Lagged Effect of Diurnal Temperature Range on Mortality in a Subtropical Megacity of China
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Background Many studies have found extreme temperature can increase the risk of mortality. However, it is not clear whether extreme diurnal temperature range (DTR) is associated with daily disease-specific mortality, and how season might modify any association. Objectives To better understand the acute effect of DTR on mortality and identify whether season is a modifier of the DTR effect. Methods The distributed lag nonlinear model (DLNM) was applied to assess the non-linear and delayed effects of DTR on deaths (non-accidental mortality (NAD), cardiovascular disease (CVD), respiratory disease (RD) and cerebrovascular disease (CBD)) in the full year, the cold season and the warm season. Results A non-linear relationship was consistently found between extreme DTR and mortality. Immediate effects of extreme low DTR on all types of mortality were stronger than those of extreme high DTR in the full year. The cumulative effects of extreme DTRs increased with the increment of lag days for all types of mortality in cold season, and they were greater for extreme high DTRs than those of extreme low DTRs. In hot season, the cumulative effects for extreme low DTRs increased with the increment of lag days, but for extreme high DTR they reached maxima at a lag of 13 days for all types of mortality except for CBD(at lag6 days), and then decreased. Conclusions Our findings suggest that extreme DTR is an independent risk factor of daily mortality, and season is a modifier of the association of DTR with daily mortality.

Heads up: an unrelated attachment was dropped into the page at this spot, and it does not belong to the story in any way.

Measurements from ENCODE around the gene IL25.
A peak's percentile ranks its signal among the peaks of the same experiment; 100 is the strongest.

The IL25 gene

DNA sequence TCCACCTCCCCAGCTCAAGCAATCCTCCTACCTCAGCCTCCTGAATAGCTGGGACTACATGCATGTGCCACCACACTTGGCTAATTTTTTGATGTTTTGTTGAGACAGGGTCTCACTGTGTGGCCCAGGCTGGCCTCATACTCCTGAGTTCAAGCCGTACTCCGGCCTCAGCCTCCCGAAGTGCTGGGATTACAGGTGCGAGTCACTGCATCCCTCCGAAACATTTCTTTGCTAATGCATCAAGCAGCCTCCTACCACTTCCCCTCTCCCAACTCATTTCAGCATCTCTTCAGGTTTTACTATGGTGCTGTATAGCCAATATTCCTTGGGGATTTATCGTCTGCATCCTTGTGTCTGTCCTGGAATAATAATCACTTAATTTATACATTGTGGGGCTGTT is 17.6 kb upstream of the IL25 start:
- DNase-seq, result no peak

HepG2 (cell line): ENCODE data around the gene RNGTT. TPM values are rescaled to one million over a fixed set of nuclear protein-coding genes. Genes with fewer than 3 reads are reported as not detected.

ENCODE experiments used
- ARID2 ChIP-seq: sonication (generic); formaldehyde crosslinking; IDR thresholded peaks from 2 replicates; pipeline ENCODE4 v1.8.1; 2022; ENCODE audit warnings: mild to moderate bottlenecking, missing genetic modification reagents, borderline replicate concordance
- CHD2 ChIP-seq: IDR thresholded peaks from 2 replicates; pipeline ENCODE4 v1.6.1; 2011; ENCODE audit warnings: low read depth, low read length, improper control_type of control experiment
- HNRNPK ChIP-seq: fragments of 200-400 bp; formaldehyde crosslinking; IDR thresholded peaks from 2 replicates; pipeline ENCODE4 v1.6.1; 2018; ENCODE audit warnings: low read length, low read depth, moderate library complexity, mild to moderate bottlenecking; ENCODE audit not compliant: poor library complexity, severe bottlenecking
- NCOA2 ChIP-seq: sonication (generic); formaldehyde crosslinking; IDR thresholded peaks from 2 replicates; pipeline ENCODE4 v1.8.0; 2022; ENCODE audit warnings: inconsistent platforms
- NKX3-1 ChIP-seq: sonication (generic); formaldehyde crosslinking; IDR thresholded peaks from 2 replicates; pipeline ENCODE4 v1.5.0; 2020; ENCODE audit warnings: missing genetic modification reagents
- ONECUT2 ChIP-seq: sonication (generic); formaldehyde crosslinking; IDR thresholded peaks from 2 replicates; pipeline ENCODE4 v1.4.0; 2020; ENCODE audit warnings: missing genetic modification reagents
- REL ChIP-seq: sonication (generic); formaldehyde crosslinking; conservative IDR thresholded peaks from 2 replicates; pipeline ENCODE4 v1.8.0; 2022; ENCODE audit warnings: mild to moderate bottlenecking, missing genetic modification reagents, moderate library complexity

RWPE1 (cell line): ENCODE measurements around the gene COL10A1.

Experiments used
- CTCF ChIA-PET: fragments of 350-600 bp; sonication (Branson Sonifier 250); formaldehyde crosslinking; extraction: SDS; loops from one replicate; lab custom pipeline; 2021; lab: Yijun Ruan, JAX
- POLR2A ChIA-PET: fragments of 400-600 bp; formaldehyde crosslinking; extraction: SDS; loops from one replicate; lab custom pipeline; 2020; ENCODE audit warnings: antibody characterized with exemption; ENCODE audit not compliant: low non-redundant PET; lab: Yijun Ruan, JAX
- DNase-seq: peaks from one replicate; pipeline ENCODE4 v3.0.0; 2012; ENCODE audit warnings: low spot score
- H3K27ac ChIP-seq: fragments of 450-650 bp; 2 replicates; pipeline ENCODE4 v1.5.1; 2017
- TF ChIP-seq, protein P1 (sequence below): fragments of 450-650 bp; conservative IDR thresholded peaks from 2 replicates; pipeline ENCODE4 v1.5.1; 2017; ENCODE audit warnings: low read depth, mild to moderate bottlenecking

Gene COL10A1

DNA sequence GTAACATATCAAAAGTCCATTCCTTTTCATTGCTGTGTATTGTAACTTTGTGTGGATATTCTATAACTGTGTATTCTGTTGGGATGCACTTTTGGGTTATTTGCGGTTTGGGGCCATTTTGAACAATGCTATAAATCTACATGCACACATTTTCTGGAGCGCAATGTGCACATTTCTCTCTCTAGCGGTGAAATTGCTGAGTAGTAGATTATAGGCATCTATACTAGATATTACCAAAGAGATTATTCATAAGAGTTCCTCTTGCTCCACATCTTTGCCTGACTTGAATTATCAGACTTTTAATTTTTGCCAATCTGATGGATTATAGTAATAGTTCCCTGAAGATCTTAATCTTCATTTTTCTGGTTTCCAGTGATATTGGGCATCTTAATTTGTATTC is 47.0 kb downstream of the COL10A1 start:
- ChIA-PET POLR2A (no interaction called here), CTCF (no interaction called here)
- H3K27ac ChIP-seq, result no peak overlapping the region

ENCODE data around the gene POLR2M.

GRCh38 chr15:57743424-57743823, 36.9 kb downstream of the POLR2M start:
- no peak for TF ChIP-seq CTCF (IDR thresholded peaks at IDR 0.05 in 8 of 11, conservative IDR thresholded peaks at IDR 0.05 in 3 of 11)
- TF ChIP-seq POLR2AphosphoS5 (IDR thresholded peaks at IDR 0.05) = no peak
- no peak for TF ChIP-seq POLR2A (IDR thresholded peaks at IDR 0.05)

Copyright 2013 Luo et al. This is an Open Access article distributed under the terms of the Creative Commons Attribution License CCAL. (http://www.plos.org/journals/license.html)
Public Health and Health Services not elsewhere classified
Environmental and Occupational Health and Safety